2. ^ a b J. G. Speight, Norbert Adolph Lange (2005). McGraw-Hill. ed. Lange's handbook of chemistry (16 ed.). pp. 2.807–2.758. ISBN 0071432205. 
  3. ^ a b c Record of Polyethylenterephthalat in the GESTIS Substance Database from the IFA
  4. ^ http://www.cheric.org/research/tech/periodicals/view.php?seq=877715
  5. ^ Nathaniel C. Wyeth “Biaxially Oriented Poly(ethylene terephthalate) Bottle” US patent 3733309, Issued May 1973
  6. ^ Ulrich K. Thiele; Polyester Bottle Resins, Production, Processing, Properties and Recycling, pp. 85 ff, Heidelberg, Germany,2007, ISBN 978-3-9807497-4-9
  7. ^ Stoyko Fakirov; Handbook of Thermoplastic Polyesters, Chapter 7 by V.B. Gupta, Z. Bashir, p. 320, ISBN 978352730113
  8. ^ Cheng, X; Shi, H; Adams, CD; Ma, Y (2010). "Assessment of metal contaminations leaching out from recycling plastic bottles upon treatments.". Environmental science and pollution research international 17 (7): 1323–30. doi:10.1007/s11356-010-0312-4. PMID 20309737. 
  9. ^ Consumer Factsheet on: Antimony, EPA
  10. ^ a b Guidelines for drinking – water quality
  11. ^ Shotyk, William; Krachler, Michael; Chen, Bin (2006). "Contamination of Canadian and European bottled waters with antimony from PET containers" (free access). Journal of Environmental Monitoring 8 (2): 288–92. doi:10.1039/b517844b. PMID 16470261. 
  12. ^ Hansen, Claus; Tsirigotaki, Alexandra; Bak, Søren Alex; Pergantis, Spiros A.; Stürup, Stefan; Gammelgaard, Bente; Hansen, Helle Rüsz (17 February 2010). "Elevated antimony concentrations in commercial juices". Journal of Environmental Monitoring 12 (4): 822–4. doi:10.1039/b926551a. PMID 20383361. 
  13. ^ Borland, Sophie (1. March 2010). "Fruit juice cancer warning as scientists find harmful chemical in 16 drinks". Daily Mail. http://www.dailymail.co.uk/news/article-1254534/Fruit-juice-cancer-warning-scientists-harmful-chemical-16-drinks.html.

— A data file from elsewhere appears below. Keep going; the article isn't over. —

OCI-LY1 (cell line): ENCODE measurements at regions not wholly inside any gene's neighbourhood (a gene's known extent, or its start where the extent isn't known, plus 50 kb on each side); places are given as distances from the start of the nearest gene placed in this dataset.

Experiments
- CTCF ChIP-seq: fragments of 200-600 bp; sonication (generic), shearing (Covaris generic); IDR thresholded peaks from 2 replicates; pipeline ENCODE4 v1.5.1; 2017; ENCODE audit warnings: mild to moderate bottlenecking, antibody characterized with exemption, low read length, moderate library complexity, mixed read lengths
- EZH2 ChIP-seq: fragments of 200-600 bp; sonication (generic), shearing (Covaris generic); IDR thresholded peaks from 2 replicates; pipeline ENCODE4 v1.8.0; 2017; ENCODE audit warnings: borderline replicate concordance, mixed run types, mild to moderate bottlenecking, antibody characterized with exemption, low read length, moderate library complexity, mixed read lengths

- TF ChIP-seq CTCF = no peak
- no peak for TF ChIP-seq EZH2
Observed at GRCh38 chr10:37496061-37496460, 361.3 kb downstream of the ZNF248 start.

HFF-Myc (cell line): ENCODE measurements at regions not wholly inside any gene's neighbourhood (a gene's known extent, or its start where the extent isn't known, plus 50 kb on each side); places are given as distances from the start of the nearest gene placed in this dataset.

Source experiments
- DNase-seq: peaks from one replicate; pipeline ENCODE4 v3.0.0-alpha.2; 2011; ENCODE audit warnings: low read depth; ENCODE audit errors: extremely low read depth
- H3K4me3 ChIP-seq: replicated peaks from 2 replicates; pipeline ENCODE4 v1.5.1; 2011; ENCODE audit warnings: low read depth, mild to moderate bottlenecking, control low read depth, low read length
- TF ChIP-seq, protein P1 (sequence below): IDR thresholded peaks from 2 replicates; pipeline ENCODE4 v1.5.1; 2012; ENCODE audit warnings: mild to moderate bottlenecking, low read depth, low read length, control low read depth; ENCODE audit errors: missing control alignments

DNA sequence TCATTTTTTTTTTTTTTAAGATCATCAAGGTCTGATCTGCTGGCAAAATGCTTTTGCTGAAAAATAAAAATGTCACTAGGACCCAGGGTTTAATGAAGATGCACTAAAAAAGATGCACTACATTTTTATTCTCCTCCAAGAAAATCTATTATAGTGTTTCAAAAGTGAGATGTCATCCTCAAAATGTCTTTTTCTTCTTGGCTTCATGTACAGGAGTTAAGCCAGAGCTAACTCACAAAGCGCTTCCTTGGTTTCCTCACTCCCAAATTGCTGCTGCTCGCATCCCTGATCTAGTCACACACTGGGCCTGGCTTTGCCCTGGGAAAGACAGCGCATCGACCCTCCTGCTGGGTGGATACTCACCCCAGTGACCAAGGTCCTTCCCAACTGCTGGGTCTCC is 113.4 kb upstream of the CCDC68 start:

14. ^ Sax, Leonard (Apr 2010). "Polyethylene Terephthalate May Yield Endocrine Disruptors". Environmental Health Perspectives 118 (4). doi:10.1289/ehp.0901253. PMC 2854718. PMID 20368129. http://www.pubmedcentral.nih.gov/articlerender.fcgi?tool=pmcentrez&artid=2854718. 
  15. ^ Red Cross "Vial of Life" using preform
  16. ^ "Plastic Packaging Resins". American Chemistry Council. http://www.americanchemistry.com/s_plastics/bin.asp?CID=1102&DID=4645&DOC=FILE.PDF. 
  17. ^ Carpet-inspectors-experts.com
  18. ^ Simply Green Carpet – A Berkshire Flooring Brand
  19. ^ PET-Recycling Forum;"Current Technological Trends in Polyester Recycling”; 9th International Polyester Recycling Forum Washington, 2006; Sao Paulo; ISBN 3-00-019765-6
  20. ^ Ulrich K. Thiele,“Polyester Bottle Resins Production, Processing, Properties and Recycling”, pp. 259 ff, PETplanet Publisher GmbH, Heidelberg, 2007, Germany ISBN 978-3-9807497-4-9
  21. ^ DE-Patent DE19503055
  22. ^ Stoyko Fakirov; "Handbook of Thermoplastic Polyesters", pp. 1223 ff; Wiley-VCH, Weinheim, 2002, ISBN 3-527-30113-5